Silvio Laccetti: Global impact seen invirtual war gamesPublished Wednesday, March 2, 2011 at 1:00 am / Updated at 5:51 pmBy Silvio LaccettiThe writer, of Hoboken, N.J., is a columnist and a longtime professor of social sciences.War clouds hover low and dark over every American town, and spread their pall acrossmountains, oceans and deserts around the planet. Such is the ubiquity of the wars fought by theBoys (mostly) of Virtual Reality, commanding video-game consoles. When 14-year-olds wagecyberwars, what can we all learn from their experiences?Fourteen is perhaps the most explosive age for boys, whose developmental growth of erraticspasms and hormonal detonations mimics the kinds of chaotic, even irrational, forces that blendtogether in combat soldiers. According to the greatest modern theoretician of warfare, Carl vonClausewitz (1780-1831), in order to transform ordinary men into killers, tremendous deep-seatedpsychic explosions must be engendered in soldiers.What is happening to immature 14-year-old warriors as they reel and rampage through theircyberwar games?To find out, I recently observed a group of suburban New Jersey 14-year-olds and their friends atwar, some being members of my extended family. Who are these boys of virtual reality? Theycompose a cyberclan of 14 members, hoping to expand their online membership. Their clichédscreen names obscure the amazing cultural diversity of this group of web-warriors.In their clan, I found black and white, Asian and Hispanic, Arab and Jew, Christian and Muslim— a global unit of multi-ethnic and multicultural players. The clan mirrored the inclusiveness,and perhaps the tolerance, found in their middle school. Significantly, though, there are no girlsin this clan.With parental permission, they play martial games like Call of Duty, Bulletstorm, Dead Spaceand Medal of Honor. They can play singly, versus each other or in a free-for-all. And, viabroadband connections, they play with individuals and teams from all around the world.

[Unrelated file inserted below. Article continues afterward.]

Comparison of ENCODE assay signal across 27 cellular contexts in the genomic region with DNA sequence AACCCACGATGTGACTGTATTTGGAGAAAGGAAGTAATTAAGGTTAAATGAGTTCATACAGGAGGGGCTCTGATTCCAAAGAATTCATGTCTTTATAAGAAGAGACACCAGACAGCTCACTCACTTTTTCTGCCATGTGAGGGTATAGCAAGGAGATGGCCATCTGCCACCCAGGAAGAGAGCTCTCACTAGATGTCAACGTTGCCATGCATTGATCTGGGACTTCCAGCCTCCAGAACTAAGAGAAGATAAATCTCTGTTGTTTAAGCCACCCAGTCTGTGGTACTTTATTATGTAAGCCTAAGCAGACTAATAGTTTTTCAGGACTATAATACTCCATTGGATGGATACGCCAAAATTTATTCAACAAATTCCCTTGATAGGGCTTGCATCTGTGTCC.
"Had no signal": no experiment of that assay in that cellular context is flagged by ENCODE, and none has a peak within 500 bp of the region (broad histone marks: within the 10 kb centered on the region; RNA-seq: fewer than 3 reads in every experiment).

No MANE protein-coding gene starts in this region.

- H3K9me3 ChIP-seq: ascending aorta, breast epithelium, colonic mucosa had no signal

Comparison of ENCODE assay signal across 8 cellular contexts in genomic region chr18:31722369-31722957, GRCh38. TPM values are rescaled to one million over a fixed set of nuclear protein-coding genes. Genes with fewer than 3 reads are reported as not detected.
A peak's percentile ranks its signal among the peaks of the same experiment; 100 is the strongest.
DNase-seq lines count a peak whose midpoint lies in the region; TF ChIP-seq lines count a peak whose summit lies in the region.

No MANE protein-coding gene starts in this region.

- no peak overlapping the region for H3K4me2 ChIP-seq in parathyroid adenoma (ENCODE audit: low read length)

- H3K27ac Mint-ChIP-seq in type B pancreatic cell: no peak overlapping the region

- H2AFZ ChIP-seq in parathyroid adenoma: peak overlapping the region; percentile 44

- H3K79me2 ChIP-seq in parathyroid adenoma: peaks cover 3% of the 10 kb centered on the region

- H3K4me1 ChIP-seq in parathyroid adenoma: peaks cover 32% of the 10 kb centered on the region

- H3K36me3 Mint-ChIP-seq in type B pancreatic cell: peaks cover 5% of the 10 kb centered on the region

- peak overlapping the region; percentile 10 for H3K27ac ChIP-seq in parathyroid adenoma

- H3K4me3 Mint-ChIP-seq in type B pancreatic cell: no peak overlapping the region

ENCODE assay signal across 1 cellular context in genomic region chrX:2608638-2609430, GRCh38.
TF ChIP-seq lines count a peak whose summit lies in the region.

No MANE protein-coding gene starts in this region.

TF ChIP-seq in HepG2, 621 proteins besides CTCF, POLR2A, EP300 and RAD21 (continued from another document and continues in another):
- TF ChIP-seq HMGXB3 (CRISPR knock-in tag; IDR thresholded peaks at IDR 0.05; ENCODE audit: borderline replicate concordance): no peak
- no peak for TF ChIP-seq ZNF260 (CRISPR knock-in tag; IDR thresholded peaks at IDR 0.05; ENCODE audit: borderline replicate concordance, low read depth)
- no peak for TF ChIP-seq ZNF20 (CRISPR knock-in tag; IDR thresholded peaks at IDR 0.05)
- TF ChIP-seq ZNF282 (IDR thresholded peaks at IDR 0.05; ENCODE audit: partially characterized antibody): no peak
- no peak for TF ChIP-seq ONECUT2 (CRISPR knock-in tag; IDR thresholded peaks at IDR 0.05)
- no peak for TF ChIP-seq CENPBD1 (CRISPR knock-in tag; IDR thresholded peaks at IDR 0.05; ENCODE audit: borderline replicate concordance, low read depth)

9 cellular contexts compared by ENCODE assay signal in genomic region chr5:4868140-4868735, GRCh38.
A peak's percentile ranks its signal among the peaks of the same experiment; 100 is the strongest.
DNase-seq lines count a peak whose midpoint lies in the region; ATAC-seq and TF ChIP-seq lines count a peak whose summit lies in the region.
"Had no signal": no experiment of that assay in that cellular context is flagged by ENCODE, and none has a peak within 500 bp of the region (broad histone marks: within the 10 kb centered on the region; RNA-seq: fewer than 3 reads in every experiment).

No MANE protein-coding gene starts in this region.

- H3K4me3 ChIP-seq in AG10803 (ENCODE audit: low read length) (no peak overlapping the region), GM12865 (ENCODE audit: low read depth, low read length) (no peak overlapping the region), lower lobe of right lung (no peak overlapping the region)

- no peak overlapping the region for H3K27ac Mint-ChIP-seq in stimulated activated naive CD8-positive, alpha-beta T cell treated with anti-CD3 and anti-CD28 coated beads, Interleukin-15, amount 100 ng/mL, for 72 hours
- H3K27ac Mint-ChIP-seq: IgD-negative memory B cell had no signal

I observed team warfare, three teams of two versus the game, each team networked in separatebut adjoining rooms. In the hallway, I could hear all the chaos of battle, the sounds of the psychicexplosions given voice in shouts, moans and curses, climaxing as players were eliminated fromthe game.I could easily visualize Clausewitz’s concept of the fog of war and the attendant friction causingplans to go awry — especially when players confronted their game for the first time.These simulations of combat are very graphic. A veterans group, Strong America, has issued analert to vets that post-traumatic stress may be triggered by playing these games. Indeed, anumber of the 14-year-olds reported heightened fear and anxiety during and after their mockcombat experiences.There is great relevance in all of this to today’s troubled scene. Many theorists of 21st-centurywarfare now see war not as a battle between opposing armies but as an asymmetrical conflict ofa weak force against a powerful adversary, as with insurgencies, guerrilla warfare or terrorism.Others see future wars as struggles between civilizations, like Western liberalism versus Islamicfundamentalism.Clearly, the war games of virtual reality can provide early training for future combatants,prefiguring the psychic explosions within future soldiers.However, despite their training for warfare, the Boys of Virtual Reality offer real hope for an endto war in the later 21st century. The diverse teams united in their clans may find there is no linein the sand between Us and Them, a distinction hugely critical to modern war of whatevercaliber.In asymmetric or civilizational conflict, the all-inclusive group would be partially — or fully —engaging people just like themselves. Hence, it may be much more difficult to set off the psychicexplosions necessary in virtual reality to get the killing under way.Warfare springs from difference. We have seen in Tunisia and Egypt that the military won’t fireon “the people” when there is no sense of “Us versus Them.” In 1989 in China, the people weredefeated by troops from outlying regions of the country, troops who would fire. Next time, and itwill be soon, China won’t be able to reach out far enough to find forces willing to undo popularuprisings.The Jersey clan’s global expansion might soon meet itself in various places around the world.Patrick A. Berzinski, a New York City communications specialist, sees a hopeful scenario inrecent events: “In an age when social media embolden masses of citizens to rise up against thegun barrels of entrenched, brutal regimes,” he said, “it is conceivable that peer-to-peercommunication will become the most powerful means in history to forging a common humanidentity — defying all forms of statist indoctrination.”In the clouds of virtual war may shine a silver lining, whose light may in fact nourish unity,community and a common human identity in nations everywhere.